Monday, March 01, 2010

Happy Monday!

The markets returned to rally mode on Monday as the post-curling buzz wore off (how will we survive another 4 years without daily short-track speed skating updates or breaking down the biathletes fall training schedule?).

Most of the good vibe was derived from consumer spending numbers - up 0.5% - which I was actually surprised by. A portion of this has to do with higher prices for commodities, but even excluding that move, consumers did get their spending groove back. I'd guess that a fair portion of this might be due to the early tax filers that got rapid refunds and spent the cash before they left the mall :), but we'll have to see if it carries over into the next few months.

I read a great piece today on the problem with retail sales data collection. The author pointed out that the government does a random sample to determine whether sales are up or down, but they don't into account changes in the total number of stores operating. For example, consider the Penn Traffic bankruptcy. This may ultimately result in fewer grocery stores open in NY State. So, even if the average bill declines for each shopper from $100 to $90, but the same number of shoppers are now shopping in fewer stores, the average sales per store might look up.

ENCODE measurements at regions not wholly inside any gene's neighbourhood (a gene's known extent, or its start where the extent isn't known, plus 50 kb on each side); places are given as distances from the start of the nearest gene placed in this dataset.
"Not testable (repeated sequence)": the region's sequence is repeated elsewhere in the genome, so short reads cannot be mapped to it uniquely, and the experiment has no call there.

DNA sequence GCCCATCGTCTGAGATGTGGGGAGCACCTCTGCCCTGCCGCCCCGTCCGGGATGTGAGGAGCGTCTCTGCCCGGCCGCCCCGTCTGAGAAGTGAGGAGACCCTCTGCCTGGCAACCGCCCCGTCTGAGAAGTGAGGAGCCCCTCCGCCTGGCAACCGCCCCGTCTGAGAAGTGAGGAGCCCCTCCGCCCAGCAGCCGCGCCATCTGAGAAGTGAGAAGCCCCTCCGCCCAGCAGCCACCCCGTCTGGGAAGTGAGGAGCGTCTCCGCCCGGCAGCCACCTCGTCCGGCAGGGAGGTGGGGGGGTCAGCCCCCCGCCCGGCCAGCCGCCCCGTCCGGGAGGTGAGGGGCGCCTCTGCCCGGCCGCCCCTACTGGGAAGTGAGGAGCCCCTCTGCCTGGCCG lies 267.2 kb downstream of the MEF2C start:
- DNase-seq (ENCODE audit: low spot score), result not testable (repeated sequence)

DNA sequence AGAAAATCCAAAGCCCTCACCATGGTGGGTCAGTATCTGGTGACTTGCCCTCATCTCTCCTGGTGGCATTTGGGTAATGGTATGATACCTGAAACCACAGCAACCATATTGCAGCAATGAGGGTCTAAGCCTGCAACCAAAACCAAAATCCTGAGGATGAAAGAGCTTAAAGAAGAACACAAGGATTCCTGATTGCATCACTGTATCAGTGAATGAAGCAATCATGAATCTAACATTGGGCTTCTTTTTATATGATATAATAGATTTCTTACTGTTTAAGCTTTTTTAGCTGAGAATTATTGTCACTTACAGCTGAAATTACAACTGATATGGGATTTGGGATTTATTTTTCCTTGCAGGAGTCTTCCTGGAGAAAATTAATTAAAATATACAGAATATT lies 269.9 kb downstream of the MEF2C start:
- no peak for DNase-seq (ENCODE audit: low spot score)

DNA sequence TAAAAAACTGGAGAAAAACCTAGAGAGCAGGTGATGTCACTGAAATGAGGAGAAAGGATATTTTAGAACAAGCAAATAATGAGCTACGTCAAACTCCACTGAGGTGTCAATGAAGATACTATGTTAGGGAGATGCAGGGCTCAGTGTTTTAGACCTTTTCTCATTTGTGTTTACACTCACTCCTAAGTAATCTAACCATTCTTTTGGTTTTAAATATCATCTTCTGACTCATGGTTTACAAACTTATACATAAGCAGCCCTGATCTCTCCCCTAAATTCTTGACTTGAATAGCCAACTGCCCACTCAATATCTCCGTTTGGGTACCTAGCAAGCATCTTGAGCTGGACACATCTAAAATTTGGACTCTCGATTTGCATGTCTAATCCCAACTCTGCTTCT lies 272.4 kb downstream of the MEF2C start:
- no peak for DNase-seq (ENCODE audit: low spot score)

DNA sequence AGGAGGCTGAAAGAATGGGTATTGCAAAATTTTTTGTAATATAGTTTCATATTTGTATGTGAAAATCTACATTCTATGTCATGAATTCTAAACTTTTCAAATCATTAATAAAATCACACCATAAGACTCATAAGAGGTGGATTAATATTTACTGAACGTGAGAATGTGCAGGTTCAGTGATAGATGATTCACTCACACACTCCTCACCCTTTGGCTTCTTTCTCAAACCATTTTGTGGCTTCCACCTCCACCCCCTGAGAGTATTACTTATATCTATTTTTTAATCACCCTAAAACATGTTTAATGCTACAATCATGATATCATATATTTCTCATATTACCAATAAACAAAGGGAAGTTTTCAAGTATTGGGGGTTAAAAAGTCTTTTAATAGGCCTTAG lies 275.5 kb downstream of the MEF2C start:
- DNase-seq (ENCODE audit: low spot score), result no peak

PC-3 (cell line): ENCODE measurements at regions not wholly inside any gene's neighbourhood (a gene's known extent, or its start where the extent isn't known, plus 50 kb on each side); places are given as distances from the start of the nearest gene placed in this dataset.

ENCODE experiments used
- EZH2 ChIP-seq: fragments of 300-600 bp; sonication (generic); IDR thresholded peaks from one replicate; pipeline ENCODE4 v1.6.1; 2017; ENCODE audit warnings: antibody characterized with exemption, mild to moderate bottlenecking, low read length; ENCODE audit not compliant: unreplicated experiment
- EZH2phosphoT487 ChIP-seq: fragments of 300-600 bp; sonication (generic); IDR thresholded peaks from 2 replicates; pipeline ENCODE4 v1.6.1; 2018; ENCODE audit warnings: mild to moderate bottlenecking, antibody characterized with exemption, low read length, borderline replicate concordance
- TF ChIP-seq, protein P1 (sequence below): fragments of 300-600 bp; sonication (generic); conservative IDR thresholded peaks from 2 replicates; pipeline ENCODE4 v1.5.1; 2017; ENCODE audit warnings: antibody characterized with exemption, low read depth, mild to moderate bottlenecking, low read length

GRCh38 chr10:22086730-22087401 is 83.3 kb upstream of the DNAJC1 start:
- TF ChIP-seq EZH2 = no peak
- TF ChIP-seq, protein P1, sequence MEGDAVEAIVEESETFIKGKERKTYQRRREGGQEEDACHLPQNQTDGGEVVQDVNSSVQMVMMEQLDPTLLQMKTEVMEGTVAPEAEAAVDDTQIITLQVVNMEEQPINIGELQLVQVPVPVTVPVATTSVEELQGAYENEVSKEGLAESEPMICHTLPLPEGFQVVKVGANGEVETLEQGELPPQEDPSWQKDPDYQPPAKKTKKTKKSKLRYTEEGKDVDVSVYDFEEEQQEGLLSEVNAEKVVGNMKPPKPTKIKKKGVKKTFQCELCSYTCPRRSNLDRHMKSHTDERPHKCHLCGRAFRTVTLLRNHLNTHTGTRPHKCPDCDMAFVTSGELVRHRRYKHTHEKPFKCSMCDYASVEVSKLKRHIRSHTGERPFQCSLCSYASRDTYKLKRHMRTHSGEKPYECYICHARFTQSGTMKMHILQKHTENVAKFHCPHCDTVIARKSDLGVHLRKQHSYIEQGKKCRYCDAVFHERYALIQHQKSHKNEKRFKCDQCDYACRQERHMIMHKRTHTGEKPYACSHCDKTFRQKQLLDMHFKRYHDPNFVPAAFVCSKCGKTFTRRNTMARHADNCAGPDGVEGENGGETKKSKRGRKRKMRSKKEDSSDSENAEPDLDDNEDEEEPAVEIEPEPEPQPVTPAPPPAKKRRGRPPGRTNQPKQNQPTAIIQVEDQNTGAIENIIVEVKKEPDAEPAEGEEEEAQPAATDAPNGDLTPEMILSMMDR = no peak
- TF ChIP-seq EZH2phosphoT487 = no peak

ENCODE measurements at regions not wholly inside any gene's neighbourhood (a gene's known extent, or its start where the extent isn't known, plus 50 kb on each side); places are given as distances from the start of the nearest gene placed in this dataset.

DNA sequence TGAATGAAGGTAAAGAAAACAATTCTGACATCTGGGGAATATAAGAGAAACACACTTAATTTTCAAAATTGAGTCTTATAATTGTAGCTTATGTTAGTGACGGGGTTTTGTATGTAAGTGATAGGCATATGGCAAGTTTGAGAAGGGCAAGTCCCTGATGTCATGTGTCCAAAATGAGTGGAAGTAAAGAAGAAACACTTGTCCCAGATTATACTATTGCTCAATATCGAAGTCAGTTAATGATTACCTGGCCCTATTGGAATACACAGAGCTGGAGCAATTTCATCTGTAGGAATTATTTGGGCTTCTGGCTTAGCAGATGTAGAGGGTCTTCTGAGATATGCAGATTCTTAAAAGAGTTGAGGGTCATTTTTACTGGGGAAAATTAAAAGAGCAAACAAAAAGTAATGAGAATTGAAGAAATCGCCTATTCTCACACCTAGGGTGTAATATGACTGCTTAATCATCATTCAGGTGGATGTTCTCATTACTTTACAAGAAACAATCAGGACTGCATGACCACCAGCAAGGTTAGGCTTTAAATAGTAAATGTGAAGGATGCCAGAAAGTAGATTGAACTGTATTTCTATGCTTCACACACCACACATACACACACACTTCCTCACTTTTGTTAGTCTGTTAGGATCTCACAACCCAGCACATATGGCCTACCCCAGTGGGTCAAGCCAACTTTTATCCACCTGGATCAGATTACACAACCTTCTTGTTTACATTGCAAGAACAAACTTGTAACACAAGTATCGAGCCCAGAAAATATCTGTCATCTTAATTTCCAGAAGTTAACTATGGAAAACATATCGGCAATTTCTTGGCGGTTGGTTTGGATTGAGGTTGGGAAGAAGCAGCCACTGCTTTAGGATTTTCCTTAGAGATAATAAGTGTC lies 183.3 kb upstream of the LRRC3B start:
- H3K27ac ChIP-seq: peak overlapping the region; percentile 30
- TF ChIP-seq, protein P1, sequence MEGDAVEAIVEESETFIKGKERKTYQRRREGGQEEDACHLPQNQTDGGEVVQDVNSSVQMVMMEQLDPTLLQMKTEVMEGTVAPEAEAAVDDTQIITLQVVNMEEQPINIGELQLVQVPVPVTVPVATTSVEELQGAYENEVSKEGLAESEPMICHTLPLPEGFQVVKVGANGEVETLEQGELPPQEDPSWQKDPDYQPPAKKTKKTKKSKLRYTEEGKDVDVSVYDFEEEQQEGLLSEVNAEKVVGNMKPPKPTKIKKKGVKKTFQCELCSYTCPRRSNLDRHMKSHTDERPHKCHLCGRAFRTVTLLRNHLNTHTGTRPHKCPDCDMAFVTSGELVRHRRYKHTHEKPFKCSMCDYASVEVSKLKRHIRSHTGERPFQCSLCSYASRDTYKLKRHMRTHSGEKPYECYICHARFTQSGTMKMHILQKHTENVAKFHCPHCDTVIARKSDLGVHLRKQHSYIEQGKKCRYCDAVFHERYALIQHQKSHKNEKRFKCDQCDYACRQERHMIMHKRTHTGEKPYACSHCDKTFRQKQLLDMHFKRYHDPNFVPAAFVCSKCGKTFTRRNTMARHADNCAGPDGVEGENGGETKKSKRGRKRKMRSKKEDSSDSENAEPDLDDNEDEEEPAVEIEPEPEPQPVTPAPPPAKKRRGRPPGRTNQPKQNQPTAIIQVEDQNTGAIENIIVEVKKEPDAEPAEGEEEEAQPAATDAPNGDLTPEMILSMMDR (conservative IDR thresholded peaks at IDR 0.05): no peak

A much better sample of retail sales data can be found via sales tax receipts which are plummeting around the country.

However, today it's all happy thoughts so plan accordingly :)

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I really enjoyed this article on the bubble in Chinese real estate that can't be popped because their entire economy is tied to this sector right now. Hmmm, that sounds vaguely familiar.....

The key difference between China's current real estate bubble and the U.S. bubble that popped in 2007 is this: In the U.S., it was individuals and lenders who made overleveraged, speculative bets via subprime mortgages. In China, explained Northwestern University researcher Victor Shih to NPR, the leveraged debt fueling the speculation comes from local governments, which have borrowed trillions of dollars worth of funds from China's banking system to develop real estate projects in their jurisdictions.

Shih has found that almost 50% of the Shanghai government's revenues come from land sales, and local governments have come to rely on this income."Local governments now are forming their own real estate developers and would actually buy land from themselves. As this becomes more common -- and it is becoming very, very common -- then local governments have a high stake in maintaining and increasing the value of real estate in their own jurisdiction," Shih observed.

Xie says this has led to a politically driven bubble, supported by local governments' need to meet the central government's growth targets. Speculators sense that the government will never let values fall, which encourages further reckless speculation. This overreliance on real estate development also threatens the nation's financial stability by increasing debt levels and by relying on overvalued land as collateral.

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